By Mannix Porterfield
Elder abuse is robbing the nation of some $3 billion each year, and in steadily aging West Virginia, the problem is a drain on the economy, a state official told lawmakers Tuesday.
Last year, there were 14,775 referrals to the Bureau of Children and Families asking it to look into suspected elder abuse and neglect, field consultant Fred Coffindaffer told the PEIA, Seniors and Long Term Care Committee.
As a result, he said the agency led more than 6,000 investigations and, on average, about 10 percent of such inquiries prove to be genuine.
Coffindaffer referred to elder abuse as “the silent crime of the 21st century” and suggested it can transcend all groups.
“If you want to get a glimpse of what elder abuse potentially looks like, just look around the next time you’re at the mall, or you’re in a group meeting, or in church, or at a West Virginia University or Marshall game,” he said.
“Everyone’s life can be touched.”
Last year, he pointed out, West Virginia’s population stood at 1,855,800 and 16.8 percent were 65 and older.
In 17 years, Coffindaffer told the panel, the population is expected to rise to 1.9 million, and 24.8 percent of that figure will be classified as senior citizens. Nationally, the percentage will be 20 percent.
Coffindaffer said his agency investigates suspected abuse and neglect on all fronts — homes, the community, institutions such as nursing homes, assisted living facilities and non-residential settings including day treatment programs.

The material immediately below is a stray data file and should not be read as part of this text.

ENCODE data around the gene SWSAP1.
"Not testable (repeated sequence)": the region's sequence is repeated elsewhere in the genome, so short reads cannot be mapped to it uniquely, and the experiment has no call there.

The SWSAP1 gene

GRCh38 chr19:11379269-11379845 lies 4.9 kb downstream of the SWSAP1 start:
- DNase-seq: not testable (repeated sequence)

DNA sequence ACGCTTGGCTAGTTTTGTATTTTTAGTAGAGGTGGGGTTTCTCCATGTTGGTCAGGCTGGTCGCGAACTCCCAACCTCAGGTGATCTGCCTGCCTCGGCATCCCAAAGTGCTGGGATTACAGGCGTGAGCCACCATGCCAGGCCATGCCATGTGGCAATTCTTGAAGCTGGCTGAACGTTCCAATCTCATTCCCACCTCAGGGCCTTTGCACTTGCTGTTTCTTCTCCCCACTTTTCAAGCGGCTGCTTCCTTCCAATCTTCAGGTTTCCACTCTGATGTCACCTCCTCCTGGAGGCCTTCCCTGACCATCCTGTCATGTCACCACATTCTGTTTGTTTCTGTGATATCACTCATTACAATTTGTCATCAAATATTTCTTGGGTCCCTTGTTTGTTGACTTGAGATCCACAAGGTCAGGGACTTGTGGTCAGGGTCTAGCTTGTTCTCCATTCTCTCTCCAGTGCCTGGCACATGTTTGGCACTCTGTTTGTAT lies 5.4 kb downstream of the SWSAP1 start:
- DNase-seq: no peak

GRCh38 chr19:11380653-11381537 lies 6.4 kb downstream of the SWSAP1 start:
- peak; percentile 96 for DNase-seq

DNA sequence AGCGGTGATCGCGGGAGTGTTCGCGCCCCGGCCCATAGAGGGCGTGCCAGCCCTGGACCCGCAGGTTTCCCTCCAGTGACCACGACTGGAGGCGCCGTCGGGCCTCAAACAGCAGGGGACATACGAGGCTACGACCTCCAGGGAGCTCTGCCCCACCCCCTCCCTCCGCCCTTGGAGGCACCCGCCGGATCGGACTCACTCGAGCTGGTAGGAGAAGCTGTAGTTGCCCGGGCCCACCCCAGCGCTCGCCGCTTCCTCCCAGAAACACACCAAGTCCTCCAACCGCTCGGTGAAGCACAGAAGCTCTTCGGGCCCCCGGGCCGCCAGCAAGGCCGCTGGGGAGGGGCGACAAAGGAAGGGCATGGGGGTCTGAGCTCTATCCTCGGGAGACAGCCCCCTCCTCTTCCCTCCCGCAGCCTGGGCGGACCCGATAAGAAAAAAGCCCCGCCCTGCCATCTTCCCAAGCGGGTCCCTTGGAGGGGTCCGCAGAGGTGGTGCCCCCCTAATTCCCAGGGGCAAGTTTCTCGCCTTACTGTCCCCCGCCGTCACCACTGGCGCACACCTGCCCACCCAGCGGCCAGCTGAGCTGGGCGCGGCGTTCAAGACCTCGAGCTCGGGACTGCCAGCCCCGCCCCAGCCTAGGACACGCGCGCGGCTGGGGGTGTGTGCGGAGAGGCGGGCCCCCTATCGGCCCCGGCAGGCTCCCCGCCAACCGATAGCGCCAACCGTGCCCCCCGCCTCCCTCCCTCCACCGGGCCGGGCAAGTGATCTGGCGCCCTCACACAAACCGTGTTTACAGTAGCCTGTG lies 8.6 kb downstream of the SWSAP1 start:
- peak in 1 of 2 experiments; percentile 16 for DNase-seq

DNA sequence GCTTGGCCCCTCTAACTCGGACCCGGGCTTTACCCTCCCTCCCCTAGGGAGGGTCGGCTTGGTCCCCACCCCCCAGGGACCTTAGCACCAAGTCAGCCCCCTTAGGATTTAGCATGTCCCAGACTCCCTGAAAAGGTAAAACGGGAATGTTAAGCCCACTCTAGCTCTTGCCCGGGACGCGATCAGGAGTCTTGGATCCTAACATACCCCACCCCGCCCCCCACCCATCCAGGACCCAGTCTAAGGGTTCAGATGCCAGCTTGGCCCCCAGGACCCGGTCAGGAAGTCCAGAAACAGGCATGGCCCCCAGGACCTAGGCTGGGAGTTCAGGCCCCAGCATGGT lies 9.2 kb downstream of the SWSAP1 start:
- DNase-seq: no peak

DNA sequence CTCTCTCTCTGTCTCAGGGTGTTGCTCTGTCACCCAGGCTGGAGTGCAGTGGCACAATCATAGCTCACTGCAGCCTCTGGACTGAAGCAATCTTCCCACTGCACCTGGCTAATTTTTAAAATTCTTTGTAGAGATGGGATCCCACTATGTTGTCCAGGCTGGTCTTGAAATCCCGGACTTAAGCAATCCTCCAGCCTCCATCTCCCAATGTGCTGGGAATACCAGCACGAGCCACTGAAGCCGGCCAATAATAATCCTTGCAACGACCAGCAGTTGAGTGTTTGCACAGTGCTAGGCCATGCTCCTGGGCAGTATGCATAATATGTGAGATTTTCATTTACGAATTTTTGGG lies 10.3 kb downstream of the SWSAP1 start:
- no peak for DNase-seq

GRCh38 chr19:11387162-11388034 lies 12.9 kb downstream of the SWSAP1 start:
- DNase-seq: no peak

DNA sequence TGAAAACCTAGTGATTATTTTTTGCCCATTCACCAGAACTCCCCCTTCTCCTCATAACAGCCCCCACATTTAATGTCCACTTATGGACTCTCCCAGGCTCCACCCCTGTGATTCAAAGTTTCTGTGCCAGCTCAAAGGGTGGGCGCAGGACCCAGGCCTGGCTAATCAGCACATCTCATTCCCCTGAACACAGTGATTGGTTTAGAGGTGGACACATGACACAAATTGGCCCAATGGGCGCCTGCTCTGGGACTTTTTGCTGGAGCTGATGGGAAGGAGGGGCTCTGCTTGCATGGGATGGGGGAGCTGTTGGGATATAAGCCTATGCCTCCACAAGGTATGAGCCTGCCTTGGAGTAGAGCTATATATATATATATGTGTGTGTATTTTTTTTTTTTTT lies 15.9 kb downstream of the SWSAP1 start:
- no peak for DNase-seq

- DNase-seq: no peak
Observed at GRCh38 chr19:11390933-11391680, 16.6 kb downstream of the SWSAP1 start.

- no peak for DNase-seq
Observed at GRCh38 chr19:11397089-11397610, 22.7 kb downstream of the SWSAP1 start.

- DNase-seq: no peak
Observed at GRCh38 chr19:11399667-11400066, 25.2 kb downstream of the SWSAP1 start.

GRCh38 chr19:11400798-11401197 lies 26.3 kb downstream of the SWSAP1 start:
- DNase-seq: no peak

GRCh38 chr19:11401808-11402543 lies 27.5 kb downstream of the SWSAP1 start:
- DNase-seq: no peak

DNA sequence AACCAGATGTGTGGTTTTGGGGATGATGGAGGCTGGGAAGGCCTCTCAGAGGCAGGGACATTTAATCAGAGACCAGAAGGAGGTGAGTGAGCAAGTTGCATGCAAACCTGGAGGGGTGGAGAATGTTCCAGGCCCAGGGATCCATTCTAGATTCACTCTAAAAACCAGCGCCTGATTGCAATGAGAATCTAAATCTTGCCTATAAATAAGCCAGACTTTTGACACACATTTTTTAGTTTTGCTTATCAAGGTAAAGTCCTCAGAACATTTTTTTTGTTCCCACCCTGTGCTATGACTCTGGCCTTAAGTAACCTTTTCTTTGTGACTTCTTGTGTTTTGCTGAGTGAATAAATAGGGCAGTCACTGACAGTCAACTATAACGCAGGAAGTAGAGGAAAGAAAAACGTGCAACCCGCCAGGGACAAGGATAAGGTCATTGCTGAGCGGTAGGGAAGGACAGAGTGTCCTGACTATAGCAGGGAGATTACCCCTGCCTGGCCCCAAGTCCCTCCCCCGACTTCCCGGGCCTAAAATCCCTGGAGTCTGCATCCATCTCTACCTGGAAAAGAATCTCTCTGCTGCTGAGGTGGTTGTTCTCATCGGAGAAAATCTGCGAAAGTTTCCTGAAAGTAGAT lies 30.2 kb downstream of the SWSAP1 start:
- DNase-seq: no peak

Anyone who feels victimized can file an individual report to the proper agency for an investigation.
The committee’s co-chairman, Delegate Larry Williams, D-Preston, advised Coffindaffer, and another presenter, Wade Samples, a program specialist for the agency, that the lawmakers would be willing to tweak any existing laws or propose new ones, if they think this is needed in the 2014 session.
Coffindaffer told Delegate Rick Moye, D-Raleigh, that between 200 and 300 cases normally are considered actual criminal offenses, but he didn’t immediately have a breakdown as to the numbers committed by family members and nursing facilities.
“Most of the substantiations are equally between institutions and homes,” the official said.
Coffindaffer said training is available so that caregivers will understand how to cope with an elderly person and what is expected of them.
“Someone becomes burned out and doesn’t understand what they’re supposed to do,” he told Moye.
Afterward, the delegate said he found it disturbing that 10 percent of all referrals investigated turn out to be matters of wrongdoing.
“Any elder abuse is troubling,” he said.
“It’s hard for me to fathom that we have folks out there that are taking advantage and abusing our senior citizens. I’m going to be a senior citizen. I want it to stop before I get there.”